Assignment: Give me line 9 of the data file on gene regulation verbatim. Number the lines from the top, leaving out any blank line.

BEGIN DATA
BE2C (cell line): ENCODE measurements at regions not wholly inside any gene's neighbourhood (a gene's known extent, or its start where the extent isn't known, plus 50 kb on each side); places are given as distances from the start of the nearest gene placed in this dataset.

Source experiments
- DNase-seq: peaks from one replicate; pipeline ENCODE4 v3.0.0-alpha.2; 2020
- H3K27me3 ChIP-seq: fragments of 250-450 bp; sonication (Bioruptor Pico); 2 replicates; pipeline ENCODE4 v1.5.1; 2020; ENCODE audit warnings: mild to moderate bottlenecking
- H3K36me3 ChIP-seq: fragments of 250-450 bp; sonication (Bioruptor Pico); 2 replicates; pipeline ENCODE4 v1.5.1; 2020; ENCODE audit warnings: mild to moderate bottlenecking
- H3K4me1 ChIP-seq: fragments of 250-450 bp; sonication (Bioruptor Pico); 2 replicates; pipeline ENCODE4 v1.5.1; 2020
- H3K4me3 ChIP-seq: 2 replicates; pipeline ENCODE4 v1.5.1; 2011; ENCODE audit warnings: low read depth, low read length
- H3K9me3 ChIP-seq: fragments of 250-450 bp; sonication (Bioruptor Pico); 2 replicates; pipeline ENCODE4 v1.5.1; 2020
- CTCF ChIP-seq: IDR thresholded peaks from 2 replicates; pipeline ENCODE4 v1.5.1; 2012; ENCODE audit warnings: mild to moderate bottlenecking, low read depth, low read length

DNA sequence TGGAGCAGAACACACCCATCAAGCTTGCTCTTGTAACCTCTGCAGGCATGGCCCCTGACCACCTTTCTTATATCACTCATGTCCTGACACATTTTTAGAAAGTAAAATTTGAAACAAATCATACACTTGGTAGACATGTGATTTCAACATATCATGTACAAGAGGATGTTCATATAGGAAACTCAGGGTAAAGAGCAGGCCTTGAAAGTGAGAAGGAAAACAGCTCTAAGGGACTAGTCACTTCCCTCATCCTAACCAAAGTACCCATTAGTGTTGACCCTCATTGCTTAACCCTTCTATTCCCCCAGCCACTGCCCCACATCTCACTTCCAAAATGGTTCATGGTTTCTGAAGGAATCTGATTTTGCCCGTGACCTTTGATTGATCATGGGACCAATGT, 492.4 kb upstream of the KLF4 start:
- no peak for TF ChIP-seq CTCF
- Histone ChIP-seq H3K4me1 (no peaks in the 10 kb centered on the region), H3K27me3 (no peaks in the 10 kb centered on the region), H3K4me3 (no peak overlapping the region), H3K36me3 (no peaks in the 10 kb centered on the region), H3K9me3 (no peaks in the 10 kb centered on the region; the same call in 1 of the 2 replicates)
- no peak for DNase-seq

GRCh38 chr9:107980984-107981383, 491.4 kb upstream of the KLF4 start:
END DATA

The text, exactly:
- CTCF ChIP-seq: IDR thresholded peaks from 2 replicates; pipeline ENCODE4 v1.5.1; 2012; ENCODE audit warnings: mild to moderate bottlenecking, low read depth, low read length